Dec. 13, 2000 GAINESVILLE, Fla.---Turning the promise of gene therapy into reality has been more difficult than scientists once hoped, but University of Florida researchers have identified a strategy for overcoming one barrier to successfully treating the lung disease cystic fibrosis.
Patients with CF produce thick mucus that clogs airways, predisposing them to chronic lung infections. Scientists at the UF Genetics Institute and the department of pediatrics have discovered these same secretions prevent lung cells from taking up much of the corrective DNA inserted during gene therapy.
Now UF researchers have found one potential solution: an anti-inflammatory protein naturally produced by the body. In laboratory experiments conducted in cell cultures, the scientists found that if they added alpha-1-antitrypsin to the lung fluids from CF patients, the number of cells integrating the new DNA tripled.
"At scientific meetings, many people have been talking about how a major problem in gene therapy trials is that relatively few cells begin expressing the new genes," said Dr. Isabel Virella-Lowell a pediatric pulmonary fellow at the UF College of Medicine. "We have encountered the same issue in our early clinical trials in cystic fibrosis. That's why it's significant that at least in cell cultures, we can use alpha-1-antitrypsin to reverse the limiting effects of the mucus."
Virella-Lowell's article describing the research was published in October in the journal Gene Therapy. The research team was headed by Dr. Terence R. Flotte, director of the Powell Gene Therapy Center and interim director of the UF Genetics Institute, and included Dr. Mark Brantly, a professor of medicine, and molecular genetics and microbiology; and researchers Amy Poirier and Kye A. Chesnut.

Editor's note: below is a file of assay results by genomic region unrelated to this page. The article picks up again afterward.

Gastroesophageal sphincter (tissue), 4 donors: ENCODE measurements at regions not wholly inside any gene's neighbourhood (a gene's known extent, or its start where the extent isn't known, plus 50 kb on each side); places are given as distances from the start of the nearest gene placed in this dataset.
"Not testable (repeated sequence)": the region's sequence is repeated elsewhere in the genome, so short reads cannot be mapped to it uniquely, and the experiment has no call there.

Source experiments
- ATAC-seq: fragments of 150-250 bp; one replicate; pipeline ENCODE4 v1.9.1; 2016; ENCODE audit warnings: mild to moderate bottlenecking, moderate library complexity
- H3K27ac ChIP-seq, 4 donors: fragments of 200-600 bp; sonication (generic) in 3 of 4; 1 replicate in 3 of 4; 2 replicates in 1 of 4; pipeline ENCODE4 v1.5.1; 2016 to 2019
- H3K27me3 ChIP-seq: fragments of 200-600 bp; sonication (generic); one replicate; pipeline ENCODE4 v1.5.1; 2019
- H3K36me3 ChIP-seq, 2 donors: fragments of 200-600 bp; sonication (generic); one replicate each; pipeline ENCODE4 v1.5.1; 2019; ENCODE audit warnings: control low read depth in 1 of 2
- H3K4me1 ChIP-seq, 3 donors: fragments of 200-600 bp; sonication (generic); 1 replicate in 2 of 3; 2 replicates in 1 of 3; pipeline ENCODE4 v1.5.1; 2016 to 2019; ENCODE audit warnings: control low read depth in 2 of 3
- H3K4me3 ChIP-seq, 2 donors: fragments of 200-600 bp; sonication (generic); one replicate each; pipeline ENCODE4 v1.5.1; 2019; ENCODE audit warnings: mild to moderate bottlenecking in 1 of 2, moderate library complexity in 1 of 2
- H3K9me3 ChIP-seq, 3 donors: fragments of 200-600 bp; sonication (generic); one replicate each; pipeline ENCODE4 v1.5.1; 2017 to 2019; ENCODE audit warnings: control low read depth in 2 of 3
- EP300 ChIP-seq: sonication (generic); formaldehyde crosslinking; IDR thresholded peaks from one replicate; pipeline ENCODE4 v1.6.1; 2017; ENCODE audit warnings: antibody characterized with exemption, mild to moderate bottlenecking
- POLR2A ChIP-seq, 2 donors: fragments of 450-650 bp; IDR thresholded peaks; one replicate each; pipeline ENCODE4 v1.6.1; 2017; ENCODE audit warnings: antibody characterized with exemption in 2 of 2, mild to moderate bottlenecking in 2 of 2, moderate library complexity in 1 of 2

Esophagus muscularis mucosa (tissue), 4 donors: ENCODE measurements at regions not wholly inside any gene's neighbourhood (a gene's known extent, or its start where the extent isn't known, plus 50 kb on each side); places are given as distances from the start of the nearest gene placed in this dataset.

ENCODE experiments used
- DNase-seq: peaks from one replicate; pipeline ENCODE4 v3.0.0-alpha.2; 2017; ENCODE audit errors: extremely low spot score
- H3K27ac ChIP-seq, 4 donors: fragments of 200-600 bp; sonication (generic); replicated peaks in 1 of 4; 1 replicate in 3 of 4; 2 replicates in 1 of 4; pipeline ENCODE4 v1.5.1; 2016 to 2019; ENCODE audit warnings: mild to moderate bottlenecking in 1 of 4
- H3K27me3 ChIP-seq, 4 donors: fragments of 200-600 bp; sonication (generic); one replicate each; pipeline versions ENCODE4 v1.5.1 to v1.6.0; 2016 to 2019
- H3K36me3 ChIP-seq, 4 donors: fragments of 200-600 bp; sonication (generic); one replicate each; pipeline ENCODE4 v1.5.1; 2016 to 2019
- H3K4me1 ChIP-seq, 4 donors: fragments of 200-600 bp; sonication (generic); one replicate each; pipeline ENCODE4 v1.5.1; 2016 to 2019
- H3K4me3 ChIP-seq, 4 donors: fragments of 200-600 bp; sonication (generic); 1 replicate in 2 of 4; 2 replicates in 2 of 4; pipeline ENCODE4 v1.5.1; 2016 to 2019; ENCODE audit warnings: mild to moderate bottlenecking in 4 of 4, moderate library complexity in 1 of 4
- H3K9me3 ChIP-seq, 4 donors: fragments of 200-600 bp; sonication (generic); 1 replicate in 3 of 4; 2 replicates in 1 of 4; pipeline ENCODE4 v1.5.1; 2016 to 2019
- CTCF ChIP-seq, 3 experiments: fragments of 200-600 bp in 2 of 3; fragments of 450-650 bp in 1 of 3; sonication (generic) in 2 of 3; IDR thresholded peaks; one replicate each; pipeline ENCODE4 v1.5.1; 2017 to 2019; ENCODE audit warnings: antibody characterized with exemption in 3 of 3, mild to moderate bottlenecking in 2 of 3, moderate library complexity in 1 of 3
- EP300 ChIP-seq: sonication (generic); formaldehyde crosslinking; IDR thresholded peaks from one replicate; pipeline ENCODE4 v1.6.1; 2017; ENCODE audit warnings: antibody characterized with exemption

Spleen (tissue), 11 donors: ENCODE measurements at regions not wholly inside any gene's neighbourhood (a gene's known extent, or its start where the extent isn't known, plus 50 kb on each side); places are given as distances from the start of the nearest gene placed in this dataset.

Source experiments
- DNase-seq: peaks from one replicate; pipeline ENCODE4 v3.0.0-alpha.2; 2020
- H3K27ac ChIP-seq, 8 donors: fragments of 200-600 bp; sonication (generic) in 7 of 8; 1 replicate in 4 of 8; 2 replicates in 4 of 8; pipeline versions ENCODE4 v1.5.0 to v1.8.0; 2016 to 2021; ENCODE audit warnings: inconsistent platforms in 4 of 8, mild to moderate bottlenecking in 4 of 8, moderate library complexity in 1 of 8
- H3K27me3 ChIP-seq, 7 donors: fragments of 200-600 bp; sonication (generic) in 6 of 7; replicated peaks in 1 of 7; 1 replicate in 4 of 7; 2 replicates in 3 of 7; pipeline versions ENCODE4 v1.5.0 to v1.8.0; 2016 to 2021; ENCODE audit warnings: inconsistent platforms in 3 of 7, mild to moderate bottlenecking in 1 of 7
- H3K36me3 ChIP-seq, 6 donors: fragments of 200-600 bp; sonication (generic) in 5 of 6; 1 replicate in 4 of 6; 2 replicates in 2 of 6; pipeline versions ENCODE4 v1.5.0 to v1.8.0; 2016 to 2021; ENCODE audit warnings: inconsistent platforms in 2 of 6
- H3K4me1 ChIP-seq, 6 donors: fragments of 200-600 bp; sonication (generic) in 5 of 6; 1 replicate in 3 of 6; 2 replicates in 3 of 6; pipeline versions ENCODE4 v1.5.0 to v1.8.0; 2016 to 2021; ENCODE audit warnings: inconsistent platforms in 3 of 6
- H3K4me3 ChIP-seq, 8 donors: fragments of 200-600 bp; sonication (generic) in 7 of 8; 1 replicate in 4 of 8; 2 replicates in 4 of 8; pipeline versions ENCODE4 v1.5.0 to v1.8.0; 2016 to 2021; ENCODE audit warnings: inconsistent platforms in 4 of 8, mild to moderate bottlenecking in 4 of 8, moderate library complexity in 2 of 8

Cystic fibrosis has been an early target for gene therapy researchers because the disease is caused by a single faulty gene. In CF, this gene upsets the normal passage of salt and water through the body's cells. Among the most severe consequences is the excessive mucus in the lower airways of the lungs - often leading to permanent lung damage. An estimated 30,000 Americans have the disease; most patients die before they reach 30.
When the gene was first identified in 1989, the discovery was greeted with great optimism that a cure would soon follow. But it has proved to be a formidable task to find the right mechanism to deliver the DNA, coax cells to incorporate the corrective gene and activate it so it begins functioning.
In their early clinical trials at Shands at UF medical center, scientists have found no adverse effects in patients who received corrective genes. The DNA was packaged inside adeno-associated virus - also known as AAV - an apparently harmless virus that dwells problem-free in most people.
In continuing clinical studies, the scientists are trying to find the proper dosage for treating the disease, a job that will be made easier if they can encourage a higher percentage of cells to take up the inserted genes.
That's where the most recent laboratory research fits in.
The scientists compared lung fluid samples collected from CF patients with those from other people who do not have the disease. The researchers were looking to see whether these fluids would block the integration of new DNA into bronchial cells.
When they found that the CF fluids did, the researchers went on to show that alpha-1-antitrypsin effectively neutralized this effect. When added to CF lung cell samples, the protein more than tripled the number of cells acting upon the new genes - from about 15 percent of the cells to about half.
The findings are likely to guide future clinical trials, with UF scientists testing the effectiveness of administering alpha-1-antitrypsin in conjunction with gene therapy for cystic fibrosis. This work has been funded by the National Institutes of Health and the Cystic Fibrosis Foundation.
"The drive to find a cure for CF is like running a steeplechase," said Flotte, "only in this case, we won't know if we've finished the race until after we've cleared the last hurdle. What we do know is that this particular barrier to gene therapy is reversible, and so we haven't been knocked off the track yet."
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